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Teach Your Dog To Like Small Children

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Jeff Tinsley is the owner and behavior therapist at Sound Animals Dog Training. He specializes in rescue/shelter dogs, and behavior modification. His nearly 20 years of experience working with anxiety, fear, and aggression issues.

How to teach a dog to like small children.

Another tool that I use to help with child dog interaction is what I call “toddler training.” Toddler training is where an adult behaves like the child when they are interacting with the dog to help the dog become desensitize to the way toddlers act. For example, you can yank, pull on the dog’s tails, fur or feet while giving high-value treats. By repeating this, the dog will become comfortable with the unfamiliar or uncomfortable to them.


How to get your dog used to interact with children?

One of the biggest mistakes that we can make as dog owners is to assume that all parents have trained their kids how to behave around dogs properly. It is a common assumption, which can often lead to dangerous outcomes. Instead, we need to focus on training our dogs to be bulletproof around kids.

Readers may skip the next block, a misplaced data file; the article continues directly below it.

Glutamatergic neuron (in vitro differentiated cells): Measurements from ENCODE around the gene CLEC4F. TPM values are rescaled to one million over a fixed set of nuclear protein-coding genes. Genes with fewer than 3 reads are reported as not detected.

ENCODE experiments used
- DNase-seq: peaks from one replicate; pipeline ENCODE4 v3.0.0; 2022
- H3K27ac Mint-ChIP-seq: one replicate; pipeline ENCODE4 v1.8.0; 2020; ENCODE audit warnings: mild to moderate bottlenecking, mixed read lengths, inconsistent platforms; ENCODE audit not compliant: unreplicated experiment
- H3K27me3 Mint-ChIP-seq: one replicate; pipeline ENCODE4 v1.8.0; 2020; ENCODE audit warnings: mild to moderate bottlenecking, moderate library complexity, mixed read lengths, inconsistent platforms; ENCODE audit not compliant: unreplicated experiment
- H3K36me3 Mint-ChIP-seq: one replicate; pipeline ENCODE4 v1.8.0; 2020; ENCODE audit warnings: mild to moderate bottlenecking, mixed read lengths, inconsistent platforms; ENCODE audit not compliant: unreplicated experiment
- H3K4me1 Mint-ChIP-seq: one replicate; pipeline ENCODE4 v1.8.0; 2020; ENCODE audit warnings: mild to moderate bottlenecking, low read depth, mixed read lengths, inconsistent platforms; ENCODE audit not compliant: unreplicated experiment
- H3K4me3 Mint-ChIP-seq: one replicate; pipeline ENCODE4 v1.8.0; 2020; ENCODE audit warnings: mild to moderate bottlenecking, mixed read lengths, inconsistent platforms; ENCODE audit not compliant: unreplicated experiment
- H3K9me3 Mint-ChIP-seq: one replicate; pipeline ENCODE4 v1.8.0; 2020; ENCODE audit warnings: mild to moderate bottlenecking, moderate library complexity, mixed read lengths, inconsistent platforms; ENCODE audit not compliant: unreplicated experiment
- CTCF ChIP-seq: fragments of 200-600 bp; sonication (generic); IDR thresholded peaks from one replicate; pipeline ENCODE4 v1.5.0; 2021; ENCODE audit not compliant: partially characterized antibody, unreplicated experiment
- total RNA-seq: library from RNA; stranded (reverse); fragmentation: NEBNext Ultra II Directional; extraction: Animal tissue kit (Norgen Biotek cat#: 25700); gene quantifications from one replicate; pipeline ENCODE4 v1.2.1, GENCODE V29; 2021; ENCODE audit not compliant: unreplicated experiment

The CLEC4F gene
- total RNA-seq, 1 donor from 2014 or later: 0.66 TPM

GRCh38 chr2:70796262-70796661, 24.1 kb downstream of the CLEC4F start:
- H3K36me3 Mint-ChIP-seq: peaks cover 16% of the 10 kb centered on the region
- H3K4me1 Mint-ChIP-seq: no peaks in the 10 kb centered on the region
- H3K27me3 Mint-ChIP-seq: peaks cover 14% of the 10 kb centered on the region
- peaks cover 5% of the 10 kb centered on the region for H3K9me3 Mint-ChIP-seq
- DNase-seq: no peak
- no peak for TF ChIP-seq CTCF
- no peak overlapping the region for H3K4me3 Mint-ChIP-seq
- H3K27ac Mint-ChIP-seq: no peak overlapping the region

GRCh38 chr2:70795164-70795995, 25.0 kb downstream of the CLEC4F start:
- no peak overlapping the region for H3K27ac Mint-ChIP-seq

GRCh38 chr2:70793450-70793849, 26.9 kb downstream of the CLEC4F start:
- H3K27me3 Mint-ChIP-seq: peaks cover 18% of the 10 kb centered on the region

Children tend to be higher energy than adults and interact with dog’s differently. They are noisy, small, move quickly and are extremely unpredictable. To make your dog bulletproof around children, you need to get him accustomed to how children act and behave.

One thing you can do as an adult is to act in a similar manner that a child would. To do this, slowly allow yourself to get a little more playful while interacting with your dog — tug on toys, hug your dog, lay on your dog, dress up your dog and give lots of treats.

How to help your dog to like kids?

Surround your dog with noisy kids, perhaps visiting a playground, while giving treats to get him used to that type of environment. Of course, remember to do this in moderation as to ensure your dog isn’t put into a position that will make him uncomfortable.

Build a stronger bond between your dog and your child. Encourage your child to train your dog with you. Training helps the dog understand that the child is also part of the family and needs to be taken seriously. It can also help your child feel like they have control of the dog and can give him direction when needed.

Never leave a dog unattended with a child as accidents can occur at any moment. If an adult is not there to read the dog’s behavior, a child could push the dog too far, causing the dog to play rougher than he understands and potentially hurt the child. So much can happen that you really should not take the risk.